What Is a Guardianship Bond?
A guardianship bond, also known as a custodian bond, is a type of fiduciary bond. Like all fiduciary bonds– a subcategory of court bonds– the guardianship bond is required by courts when they have appointed someone to act on behalf of another individual.
More specifically, the custodian bond is required from persons who have been assigned by a court to take care of finances and other matters, for individuals that are incapacitated to do so themselves. Usually this means minors, disabled, or elderly persons.
The bond functions as a guarantee that the guardian will act in the interest of the person subject to guardianship. In case the custodian mismanages or abuses the finances, assets, estates, or affairs entrusted to them, a claim can be filed against their bond. This way, even if a guardian transgresses their legal obligations, the ward will be protected and financially secured.
Guardianship bonds, like all other surety bonds, constitute a three-party contract. The principal is the appointed guardian. The obligee is the court that selects the custodian and requires the bond. Lastly, the surety is the bond provider that guarantees the legal compliance of the guardian.
Questions about Guardianship Bonds
Who needs to obtain a guardianship bond?
If a court appoints you as the guardian of another person’s assets and affairs, you will likely be asked to post a guardianship bond. The requirement usually applies to both voluntary and involuntary guardianship cases. In some cases, you can apply for a waiver of this requirement, but this is rather unusual.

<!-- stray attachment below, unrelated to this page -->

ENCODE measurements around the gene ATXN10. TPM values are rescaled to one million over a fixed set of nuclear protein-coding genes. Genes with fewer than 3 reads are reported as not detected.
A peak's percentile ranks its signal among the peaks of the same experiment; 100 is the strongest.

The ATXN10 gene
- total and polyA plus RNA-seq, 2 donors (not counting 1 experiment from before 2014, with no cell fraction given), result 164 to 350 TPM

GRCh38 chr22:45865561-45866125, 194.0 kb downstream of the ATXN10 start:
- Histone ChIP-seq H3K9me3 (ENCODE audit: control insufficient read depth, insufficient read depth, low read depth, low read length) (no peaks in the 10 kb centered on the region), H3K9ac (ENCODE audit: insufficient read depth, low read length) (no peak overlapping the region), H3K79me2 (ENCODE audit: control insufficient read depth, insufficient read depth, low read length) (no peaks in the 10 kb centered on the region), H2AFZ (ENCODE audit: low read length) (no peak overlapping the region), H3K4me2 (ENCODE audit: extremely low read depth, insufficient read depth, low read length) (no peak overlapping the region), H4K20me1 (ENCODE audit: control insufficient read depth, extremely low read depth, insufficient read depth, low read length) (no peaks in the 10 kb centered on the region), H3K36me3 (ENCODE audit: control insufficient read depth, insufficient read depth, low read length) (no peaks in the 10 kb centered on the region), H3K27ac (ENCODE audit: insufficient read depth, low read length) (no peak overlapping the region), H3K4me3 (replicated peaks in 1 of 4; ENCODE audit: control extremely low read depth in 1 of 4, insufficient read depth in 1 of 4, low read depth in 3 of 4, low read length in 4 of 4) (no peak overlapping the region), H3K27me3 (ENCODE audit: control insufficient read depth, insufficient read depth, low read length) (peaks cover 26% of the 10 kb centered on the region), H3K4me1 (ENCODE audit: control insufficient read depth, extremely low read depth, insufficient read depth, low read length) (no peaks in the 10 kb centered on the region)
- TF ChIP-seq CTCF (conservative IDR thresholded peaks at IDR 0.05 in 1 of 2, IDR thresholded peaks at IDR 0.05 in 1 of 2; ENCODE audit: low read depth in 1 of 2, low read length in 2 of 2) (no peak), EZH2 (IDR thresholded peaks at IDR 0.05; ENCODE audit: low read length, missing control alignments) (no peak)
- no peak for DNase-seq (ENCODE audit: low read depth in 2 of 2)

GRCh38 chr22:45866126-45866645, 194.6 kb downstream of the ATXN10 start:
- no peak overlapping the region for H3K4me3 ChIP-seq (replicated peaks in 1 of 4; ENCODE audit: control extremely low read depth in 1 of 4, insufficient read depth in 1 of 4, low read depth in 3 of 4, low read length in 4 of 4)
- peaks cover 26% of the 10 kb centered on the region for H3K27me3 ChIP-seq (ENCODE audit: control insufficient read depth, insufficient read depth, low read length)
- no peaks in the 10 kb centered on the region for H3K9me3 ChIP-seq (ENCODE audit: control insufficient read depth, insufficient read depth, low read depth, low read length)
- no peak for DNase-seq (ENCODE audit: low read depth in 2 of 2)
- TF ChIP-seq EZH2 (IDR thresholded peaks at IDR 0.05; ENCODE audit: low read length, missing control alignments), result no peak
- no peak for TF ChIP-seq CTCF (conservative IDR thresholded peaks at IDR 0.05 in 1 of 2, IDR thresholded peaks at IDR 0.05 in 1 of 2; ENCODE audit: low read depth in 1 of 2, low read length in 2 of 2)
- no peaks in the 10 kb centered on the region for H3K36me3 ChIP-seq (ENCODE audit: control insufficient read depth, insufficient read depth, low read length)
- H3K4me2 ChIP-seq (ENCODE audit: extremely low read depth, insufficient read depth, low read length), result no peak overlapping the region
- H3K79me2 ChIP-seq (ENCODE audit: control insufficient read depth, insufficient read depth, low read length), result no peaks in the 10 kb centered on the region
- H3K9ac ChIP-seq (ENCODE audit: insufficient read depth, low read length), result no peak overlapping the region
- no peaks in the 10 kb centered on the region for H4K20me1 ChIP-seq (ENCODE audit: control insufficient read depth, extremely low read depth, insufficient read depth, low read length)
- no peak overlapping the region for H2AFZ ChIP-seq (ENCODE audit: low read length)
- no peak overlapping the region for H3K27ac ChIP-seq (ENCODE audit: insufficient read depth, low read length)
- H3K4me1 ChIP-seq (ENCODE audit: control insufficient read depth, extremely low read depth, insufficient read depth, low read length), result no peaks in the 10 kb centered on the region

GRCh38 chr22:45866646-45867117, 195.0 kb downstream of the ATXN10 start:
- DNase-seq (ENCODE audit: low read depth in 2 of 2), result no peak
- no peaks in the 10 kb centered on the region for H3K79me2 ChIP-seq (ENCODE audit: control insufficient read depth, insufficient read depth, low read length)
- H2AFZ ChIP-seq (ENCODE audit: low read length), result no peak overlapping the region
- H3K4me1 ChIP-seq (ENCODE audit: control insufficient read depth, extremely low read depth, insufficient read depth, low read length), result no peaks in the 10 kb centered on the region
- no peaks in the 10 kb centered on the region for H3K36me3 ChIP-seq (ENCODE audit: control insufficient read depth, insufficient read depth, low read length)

Like other fiduciary, or probate bonds, the guardianship bond safeguards the ward’s interests from potential harmful actions on the side of the caretaker.
Are there different types of guardianship bonds?
There are no differentiations between guardianship bonds. They can be considered a type of fiduciary bond, although in reality there are no major differences between probate bonds, estate bonds, trustee bonds, executor bonds and guardianship bonds.
Fiduciaries appointed for certain activities are referred to in different ways, such as trustees, executors and guardians. This is the source of the various subtypes of fiduciary bonds. In essence, all probate bonds protect an incapacitated person from the individual assigned to manage their assets, finances or affairs. In many cases, fiduciaries are required to report on how exactly they perform their duties.
How much does a guardianship bond cost?
The cost of a guardianship bond is a fraction of the surety bond amount required by the court that assigns the custodian. This percentage is called the bond premium.
The bond amount is determined on the basis of the assets and finances of the ward, or through another formula that the court deems appropriate. This amount varies greatly from case to case.
When you apply for a guardianship bond, the formulation of your surety bond cost will largely depend on your personal credit score and other financial information. For standard bonding market applicants, the usual premium is between 1% and 3% of the required bond amount.
For example, if you are asked to post a $200,000 guardianship bond, you’ll likely have to pay between $2,000 and $6,000.
With guardianship bonds, the premium often decreases with high bonding amounts. For the largest bonds, premiums are often below 1%.
Can I get a guardianship bond with bad credit?
Since fiduciary bonds require direct financial compensation in case of proven claims, they are considered high-risk bonds. That’s why obtaining them if you have bad credit can be challenging. It is possible only for applicants with minor credit problems and in specific circumstances.